A German Mystery, can you help?

One of the more spectacular specimens we acquired from Wigan and Leigh College Geology Museum was this beautiful slab of Lithographic Limestone from Solnhofen, Bavaria southern Germany.The Solnhofen Limestone is famous as the beds where the first Archaeopteryx fossil (a primitive bird) was discovered  in 1860, along with a range of other spectacular fossils.

I’ve never come across something like this and assume it is a demonstration piece of the printing blocks that were made from these rocks (the limestone is also known as The Lithographic Limestone).

One of my colleagues from the museum has tried to translate the text, but it is mostly in old german making a translation difficult. Click on the images to make them bigger. If you can help, please let me know!

Palaeontology International Rescue (well Wigan anyway) – Part 2

David Green and I have just got back from Wigan and Leigh College geology museum. There are quite literally just days before the museum closes and the collection disappears.

We collected about 100 fossils, particularly things like graptolites, Solnhofen fossils and trilobites, all things we will be able to use in the museum for things like education, exhibitions and public handling. Some of the collection will be taken to the World Museum Liverpool in the next few days and it is looking like a couple of the schools in the region will take much of the rest of the material. We met the geology teacher form Altringham Boys Grammar today, who had come to look at what they might be able to use there. A group from Altringham Boys Grammar have previously been the museum to do our A-level geology workshops, so it was good to see a familiar face.

So it looks like the vast majority of the fossils will be going to good homes. Excellent news!

Trilobite trackway

The next job is to sort through the material we have rescued and find a home for each of the specimens. Look out for some of these fossil in the coming months.

Palaeontology International Rescue (well Wigan anyway) – Part 1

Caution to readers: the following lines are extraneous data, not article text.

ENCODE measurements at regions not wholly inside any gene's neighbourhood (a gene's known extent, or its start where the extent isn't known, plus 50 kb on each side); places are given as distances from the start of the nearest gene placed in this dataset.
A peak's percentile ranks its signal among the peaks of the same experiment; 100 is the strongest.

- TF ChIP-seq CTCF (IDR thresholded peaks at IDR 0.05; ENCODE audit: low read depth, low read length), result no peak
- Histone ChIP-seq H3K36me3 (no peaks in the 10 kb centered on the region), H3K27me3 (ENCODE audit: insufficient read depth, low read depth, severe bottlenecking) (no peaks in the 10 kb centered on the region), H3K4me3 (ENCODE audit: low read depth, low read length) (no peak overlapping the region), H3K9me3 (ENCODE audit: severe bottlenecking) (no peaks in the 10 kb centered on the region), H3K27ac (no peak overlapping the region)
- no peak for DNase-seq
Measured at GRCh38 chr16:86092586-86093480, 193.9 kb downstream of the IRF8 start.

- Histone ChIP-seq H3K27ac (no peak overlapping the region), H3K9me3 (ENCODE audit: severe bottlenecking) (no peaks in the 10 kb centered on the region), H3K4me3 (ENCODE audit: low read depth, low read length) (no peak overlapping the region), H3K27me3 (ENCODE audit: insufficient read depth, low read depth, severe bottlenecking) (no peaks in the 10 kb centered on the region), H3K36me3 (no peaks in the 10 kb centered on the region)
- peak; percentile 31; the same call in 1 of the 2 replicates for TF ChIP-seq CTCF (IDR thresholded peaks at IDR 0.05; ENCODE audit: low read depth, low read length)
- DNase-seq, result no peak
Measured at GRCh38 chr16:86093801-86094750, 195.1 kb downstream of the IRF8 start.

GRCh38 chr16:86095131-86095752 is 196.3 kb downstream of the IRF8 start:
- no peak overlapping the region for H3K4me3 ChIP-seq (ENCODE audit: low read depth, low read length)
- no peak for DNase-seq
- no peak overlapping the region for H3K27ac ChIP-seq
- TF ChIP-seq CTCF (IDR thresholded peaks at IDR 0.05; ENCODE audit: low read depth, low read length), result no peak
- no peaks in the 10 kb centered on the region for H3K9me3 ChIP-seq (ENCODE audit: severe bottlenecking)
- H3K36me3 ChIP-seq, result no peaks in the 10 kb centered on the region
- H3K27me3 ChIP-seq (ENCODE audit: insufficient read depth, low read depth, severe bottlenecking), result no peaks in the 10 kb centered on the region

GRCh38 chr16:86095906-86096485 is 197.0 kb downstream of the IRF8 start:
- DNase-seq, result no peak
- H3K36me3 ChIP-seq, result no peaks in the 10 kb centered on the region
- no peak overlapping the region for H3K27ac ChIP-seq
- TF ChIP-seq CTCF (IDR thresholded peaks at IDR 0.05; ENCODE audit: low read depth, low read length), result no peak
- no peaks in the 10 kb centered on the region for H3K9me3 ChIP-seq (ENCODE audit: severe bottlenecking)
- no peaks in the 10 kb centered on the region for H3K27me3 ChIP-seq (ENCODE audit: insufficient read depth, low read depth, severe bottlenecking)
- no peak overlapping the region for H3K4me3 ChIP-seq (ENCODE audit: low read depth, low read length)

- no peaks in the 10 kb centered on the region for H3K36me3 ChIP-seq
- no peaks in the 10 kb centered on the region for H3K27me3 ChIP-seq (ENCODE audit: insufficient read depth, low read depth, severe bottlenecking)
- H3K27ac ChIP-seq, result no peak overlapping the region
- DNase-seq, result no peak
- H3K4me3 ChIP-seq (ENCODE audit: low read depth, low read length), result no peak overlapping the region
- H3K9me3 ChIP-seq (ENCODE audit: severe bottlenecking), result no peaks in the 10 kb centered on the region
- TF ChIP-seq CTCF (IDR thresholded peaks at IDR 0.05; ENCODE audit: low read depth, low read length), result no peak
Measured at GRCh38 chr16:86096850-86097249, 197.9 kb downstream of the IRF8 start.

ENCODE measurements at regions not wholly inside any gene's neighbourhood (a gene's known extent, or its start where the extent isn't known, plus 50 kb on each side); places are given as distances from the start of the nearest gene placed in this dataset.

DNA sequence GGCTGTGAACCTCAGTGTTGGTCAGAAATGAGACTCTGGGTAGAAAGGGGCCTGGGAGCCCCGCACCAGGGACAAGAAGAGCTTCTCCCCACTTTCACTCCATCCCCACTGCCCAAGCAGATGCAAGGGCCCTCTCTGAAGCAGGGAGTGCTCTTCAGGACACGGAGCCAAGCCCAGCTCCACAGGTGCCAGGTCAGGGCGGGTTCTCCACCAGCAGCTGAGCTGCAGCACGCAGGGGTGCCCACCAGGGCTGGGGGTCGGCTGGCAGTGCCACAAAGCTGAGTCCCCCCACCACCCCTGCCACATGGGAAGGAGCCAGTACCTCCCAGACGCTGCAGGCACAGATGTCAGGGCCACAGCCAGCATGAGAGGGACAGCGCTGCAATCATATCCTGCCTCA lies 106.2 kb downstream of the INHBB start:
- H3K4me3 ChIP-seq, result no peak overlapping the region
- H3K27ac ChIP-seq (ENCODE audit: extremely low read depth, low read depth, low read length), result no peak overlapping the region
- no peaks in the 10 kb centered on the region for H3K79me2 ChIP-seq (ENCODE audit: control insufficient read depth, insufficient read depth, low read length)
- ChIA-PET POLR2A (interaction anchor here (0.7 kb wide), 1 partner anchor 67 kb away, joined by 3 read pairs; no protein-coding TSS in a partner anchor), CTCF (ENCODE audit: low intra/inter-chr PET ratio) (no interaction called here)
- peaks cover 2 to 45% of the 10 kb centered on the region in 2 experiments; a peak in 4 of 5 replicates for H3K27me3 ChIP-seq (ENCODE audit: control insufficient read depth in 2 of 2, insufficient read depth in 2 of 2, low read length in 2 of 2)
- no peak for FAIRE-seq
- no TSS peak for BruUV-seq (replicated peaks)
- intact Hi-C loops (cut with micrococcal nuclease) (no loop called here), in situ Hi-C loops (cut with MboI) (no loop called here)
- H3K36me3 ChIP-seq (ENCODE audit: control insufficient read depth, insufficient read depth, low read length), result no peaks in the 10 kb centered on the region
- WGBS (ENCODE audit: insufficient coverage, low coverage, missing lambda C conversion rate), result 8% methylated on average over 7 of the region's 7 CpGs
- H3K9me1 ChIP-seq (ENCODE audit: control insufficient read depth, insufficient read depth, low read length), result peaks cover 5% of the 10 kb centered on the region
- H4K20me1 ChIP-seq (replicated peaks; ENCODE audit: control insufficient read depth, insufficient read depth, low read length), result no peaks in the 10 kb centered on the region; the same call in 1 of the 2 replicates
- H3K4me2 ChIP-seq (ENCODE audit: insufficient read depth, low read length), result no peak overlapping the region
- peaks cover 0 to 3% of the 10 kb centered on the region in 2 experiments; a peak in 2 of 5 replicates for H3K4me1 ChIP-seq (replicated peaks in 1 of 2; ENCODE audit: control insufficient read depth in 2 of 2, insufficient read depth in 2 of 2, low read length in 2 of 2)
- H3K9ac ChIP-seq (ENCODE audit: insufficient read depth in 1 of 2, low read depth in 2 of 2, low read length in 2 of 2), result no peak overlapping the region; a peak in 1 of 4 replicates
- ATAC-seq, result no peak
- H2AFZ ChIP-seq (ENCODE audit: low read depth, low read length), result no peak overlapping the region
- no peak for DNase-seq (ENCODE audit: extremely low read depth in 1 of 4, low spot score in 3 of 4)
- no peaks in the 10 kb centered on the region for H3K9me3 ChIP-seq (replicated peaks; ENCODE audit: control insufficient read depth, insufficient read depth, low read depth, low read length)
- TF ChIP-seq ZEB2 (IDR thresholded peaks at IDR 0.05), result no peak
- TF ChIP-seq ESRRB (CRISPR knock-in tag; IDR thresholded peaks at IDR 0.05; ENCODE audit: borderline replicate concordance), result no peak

Last week, David Green (Curator of rock and minerals) and I went to Wigan & Leigh College Museum to have a look at the collection. Unfortunately, this small museum is closing down at the end of the month and is trying to find a home for its collections.

Wigan & Leigh College Geology Museum

The museum was formed in 1883 and was set us as a teaching museum for the college, which was at the centre of the north-west coal mining industry. The collapse of the coal industry in Britain means there is no demand for these courses anymore.

David and I went to see what we would like to acquire for the museum in Manchester. I wasn’t sure what to expect, but was really impressed by the quality of some of the specimens from Solnhofen Limestone fossils, to amber and trilobites.

Solnhofen Limestone fossils

Gastrioceras from Upholland

Unfortunately, we don’t have enough room in our stores to acquire the whole collection, but along with the World Museum, Liverpool we will make sure we save the most valuable and important specimens.

We are planning to go across next week on our rescue mission. I’ll keep you posted.

Great A-level day with Altrincham Grammar School

A couple of weeks ago we had a great A-level day with students from Altrincham Grammar School.

Fossil assemblage workshop

Louise Sutherland (from the learning team) and I met the group of students at about 10 and we went up to the Life Lab for the workshops. We began with the drawing fossils workshop, concentrating on bivalves, brachiopods and trilobites. The beauty of running this session in the museum is that we use complete fossils from the collection that really help with the drawings.

After this I showed them some of the more spectacular trilobites from the collection and we went on to the next activity: reconstructing fossil enviroments. The students were given a mystery box of fossils and asked to interpret the environment and deduce the age. The students did really well and by the end of the session were able to sum up their findings using fossils and range charts.

We then looked at more spectacular fossils from the Solnhofen Limestone and some amber.

Store tour

After lunch, we went on a tour of the stores and did the new dinosaur footprints workshop. The workshop uses amazing footprint fossils from the collection and asks the students to interpret a simulated trackway. This was done through measuring stride and foot lengths and calculating height and speed.

The workshops and tours seemed to go down a storm and the evaluation showed it was an exciting and useful introdouction to fossils at A-level.

If you would like to book a workshop, please go to the post 16 page.

Celebrate Darwin’s 201st birthday this Saturday

Join us at The Manchester Museum this Saturday to celebrate Charles Darwin’s 201st birthday. Darwin’s theory of evolution by natural selection, transformed the way we understand the natural world.¬†

Fossil squid with ink sac

We are celebrating his birthday with a range of activities and tours for all ages. Experts will be on hand to talk about Darwin’s ideas and show objects from the collection, including things that Darwin collected himself on the voyage of the Beagle! This is also a fantastic opportunity to take a guided tour of the Darwin exhibition.

I’ll be on hand with an amazing selection of fossils from the Solnhofen limestone, where the famous Archaeopteryx was discovered, just a few years after Darwin’s book ‘On the origin of species’ was published.

Hope to see you there!

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